Black hair. I feel like I should stop this post right here as there is NO WAY I can do the beauty and complexity and culture of black hair justice. Whatsoever. I think its pretty safe to say that many (most?) white folks have never been introduced to the hair culture within the African American community. How many of those reading this have ever…
a) talked with an African American woman about hair and identity,
b) can recognize a weave when they see one
c) could participate in on a conversation about hair moisturizers or part fatigue
d) have seen the Chris Rock documentary Good Hair (ps, not endorsing, just saying)
The reality is that most white women will never know anything about black American hair unless a black sister opens that door. If you are still scratching your head and wondering, what is the big deal?,… there’s too much to say in a simple blog post, and besides, its better heard from an actually black woman with actually black hair. Which is not me. I pray pray pray that my readers have a diverse enough friend group that learning about black hair is as simple as asking the friend you already have, while sitting together at the next lunch date you already have planned.
BUT I DIGRESS.
The thing that has always stood out to me about hair in this culture is that the braiding of hair EQUALS female bonding. After field work, in the post-lunch lull of the late afternoon, you’ll always find pods of women gathered under a tree braiding each other’s hair. The braider is usually sitting on the ground and the braid-ee rests her head in the braider’s lap with neck all crooked – but she’ll stay there for 1-3 hours until her hair is complete. As the women sit and braid, they chat, share gossip, laugh and enjoy each others’ company. Girls being girls, women being women. From time to time I crash a braiding sesh. I’ve tried to be a good sport and endure the yanking and pulling, and praise the good Lord my neighbor ladies decided for themselves that my hair is just not braidable. Instead I just sit and listen and make a really big fuss about how fabulous the girls look and make them laugh when I say that their husbands best come home and tell them they look mighty fine.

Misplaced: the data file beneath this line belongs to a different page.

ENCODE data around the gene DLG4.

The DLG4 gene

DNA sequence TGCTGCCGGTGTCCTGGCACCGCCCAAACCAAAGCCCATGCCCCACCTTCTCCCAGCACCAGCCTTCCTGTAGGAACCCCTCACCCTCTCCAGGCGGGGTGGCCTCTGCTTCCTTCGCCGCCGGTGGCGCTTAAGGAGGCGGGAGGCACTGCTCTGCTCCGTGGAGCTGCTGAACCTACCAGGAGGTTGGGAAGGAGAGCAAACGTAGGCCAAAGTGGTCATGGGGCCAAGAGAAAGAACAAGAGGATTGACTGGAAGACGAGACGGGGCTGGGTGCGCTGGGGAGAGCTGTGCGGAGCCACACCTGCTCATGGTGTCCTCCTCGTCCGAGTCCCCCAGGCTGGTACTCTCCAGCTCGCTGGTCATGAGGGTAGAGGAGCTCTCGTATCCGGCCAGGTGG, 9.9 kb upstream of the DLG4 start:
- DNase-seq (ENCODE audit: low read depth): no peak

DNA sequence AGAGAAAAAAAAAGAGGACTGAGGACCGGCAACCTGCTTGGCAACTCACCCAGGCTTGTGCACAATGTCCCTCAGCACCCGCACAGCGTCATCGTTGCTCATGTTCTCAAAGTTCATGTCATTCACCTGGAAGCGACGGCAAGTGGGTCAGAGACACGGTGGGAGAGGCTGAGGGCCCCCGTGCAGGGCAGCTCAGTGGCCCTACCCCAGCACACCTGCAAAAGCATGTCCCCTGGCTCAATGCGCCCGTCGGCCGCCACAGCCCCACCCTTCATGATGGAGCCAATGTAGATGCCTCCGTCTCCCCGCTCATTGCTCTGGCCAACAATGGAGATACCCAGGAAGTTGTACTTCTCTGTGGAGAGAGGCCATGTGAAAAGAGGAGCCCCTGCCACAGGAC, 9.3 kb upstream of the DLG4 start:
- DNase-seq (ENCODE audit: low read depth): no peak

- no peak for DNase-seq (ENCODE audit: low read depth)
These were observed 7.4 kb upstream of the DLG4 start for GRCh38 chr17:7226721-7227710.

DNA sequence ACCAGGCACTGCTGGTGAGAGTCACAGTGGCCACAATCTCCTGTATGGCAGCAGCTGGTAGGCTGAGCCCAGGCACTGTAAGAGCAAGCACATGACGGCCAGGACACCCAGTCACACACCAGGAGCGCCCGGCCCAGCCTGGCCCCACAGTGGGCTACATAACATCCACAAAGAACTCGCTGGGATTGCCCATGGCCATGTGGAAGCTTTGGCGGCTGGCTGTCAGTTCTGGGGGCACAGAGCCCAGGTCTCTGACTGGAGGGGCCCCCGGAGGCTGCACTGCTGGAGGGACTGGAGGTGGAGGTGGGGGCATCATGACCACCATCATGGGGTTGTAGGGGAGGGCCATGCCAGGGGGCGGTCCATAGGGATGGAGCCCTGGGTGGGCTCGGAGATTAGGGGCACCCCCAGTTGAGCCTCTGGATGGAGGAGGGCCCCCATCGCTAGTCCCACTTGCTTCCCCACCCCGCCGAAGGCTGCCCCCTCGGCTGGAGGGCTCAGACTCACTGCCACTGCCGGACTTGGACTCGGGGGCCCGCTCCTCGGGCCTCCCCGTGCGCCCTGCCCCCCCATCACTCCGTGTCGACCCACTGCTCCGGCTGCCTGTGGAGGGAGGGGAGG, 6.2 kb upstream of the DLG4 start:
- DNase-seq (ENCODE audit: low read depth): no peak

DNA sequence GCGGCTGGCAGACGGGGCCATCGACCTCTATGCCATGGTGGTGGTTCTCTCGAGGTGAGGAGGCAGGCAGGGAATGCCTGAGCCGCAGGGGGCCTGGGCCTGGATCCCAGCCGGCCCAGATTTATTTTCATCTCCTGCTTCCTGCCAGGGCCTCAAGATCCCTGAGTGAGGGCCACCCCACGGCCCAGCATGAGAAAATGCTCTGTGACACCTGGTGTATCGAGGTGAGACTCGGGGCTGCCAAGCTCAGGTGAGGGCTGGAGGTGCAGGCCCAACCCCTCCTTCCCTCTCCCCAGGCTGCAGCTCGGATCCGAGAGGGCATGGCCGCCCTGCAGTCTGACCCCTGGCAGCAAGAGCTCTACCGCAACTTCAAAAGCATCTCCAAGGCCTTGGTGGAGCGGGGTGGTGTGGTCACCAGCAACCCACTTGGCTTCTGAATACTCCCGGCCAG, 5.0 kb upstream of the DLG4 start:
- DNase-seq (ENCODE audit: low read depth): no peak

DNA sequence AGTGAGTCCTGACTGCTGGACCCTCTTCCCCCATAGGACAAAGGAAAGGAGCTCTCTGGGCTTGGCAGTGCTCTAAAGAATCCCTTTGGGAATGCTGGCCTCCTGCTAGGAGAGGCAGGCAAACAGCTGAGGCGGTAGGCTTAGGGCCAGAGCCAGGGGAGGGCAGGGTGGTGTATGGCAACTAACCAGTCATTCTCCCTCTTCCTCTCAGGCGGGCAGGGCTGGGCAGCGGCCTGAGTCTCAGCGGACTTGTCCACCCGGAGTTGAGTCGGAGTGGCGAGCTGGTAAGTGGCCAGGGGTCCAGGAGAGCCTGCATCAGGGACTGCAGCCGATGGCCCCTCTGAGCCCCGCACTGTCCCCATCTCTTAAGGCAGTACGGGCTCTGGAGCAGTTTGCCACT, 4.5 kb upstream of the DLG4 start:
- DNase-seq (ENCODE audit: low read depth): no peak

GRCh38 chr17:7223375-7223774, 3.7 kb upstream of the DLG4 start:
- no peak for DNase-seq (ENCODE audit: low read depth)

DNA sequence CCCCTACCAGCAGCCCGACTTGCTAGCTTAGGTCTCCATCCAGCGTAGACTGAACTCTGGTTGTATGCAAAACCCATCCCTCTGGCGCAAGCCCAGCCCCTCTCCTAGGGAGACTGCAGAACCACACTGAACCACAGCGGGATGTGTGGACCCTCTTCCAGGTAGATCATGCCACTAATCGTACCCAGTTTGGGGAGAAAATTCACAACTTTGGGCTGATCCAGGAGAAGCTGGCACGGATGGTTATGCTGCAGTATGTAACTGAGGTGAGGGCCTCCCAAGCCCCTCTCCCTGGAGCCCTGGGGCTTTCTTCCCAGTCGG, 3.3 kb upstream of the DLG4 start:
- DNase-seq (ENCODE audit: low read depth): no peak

When Bronwyn was born, people commented on her hair more than anything else. Its color, texture, length. Even still, I frequently hear comments on how long her hair is getting, far more than comments on her clothes or skin or chub. I’ve wondered how she would feel when her girl friends all started braiding each other’s hair. Will she want me to corn-row hers too? Will she feel left out? Will she feel less girly if she sports "boring" braids and her friends have beads and colors and all kinds of pizzaz? Or will she merely learn to appreciate the differences of how God has made us? Kinky, straight, dark, light. I’m thankful that she seems to be getting in there just fine.
This is Bronwyn with Beauty, whom Bronwyn calls Booty, bless her heart. Beauty might be the most patient six year old on the planet because she sat right there FOR-EV-ER and let Bronwyn flop her cotton braids around and look really intense and act like she totally knew what she was doing. It was precious.
|look that that face. love it.|
It was also the first time I had seen Bronwyn really notice hair like that, and it gives me hope that she is heading down a path of enjoying the hair culture right along with her Zambian peers. There is a part of me that hopes that she will one day be an amazing bridge builder as she sits with Zambian - or American or Haitian or any other nationality black women, and in all her blonde-ness, can still dish about styles and products and hair issues. But most of all, I hope she uses the context of hair to learn to love herself and love her sisters well – braids, buns, bobs and all.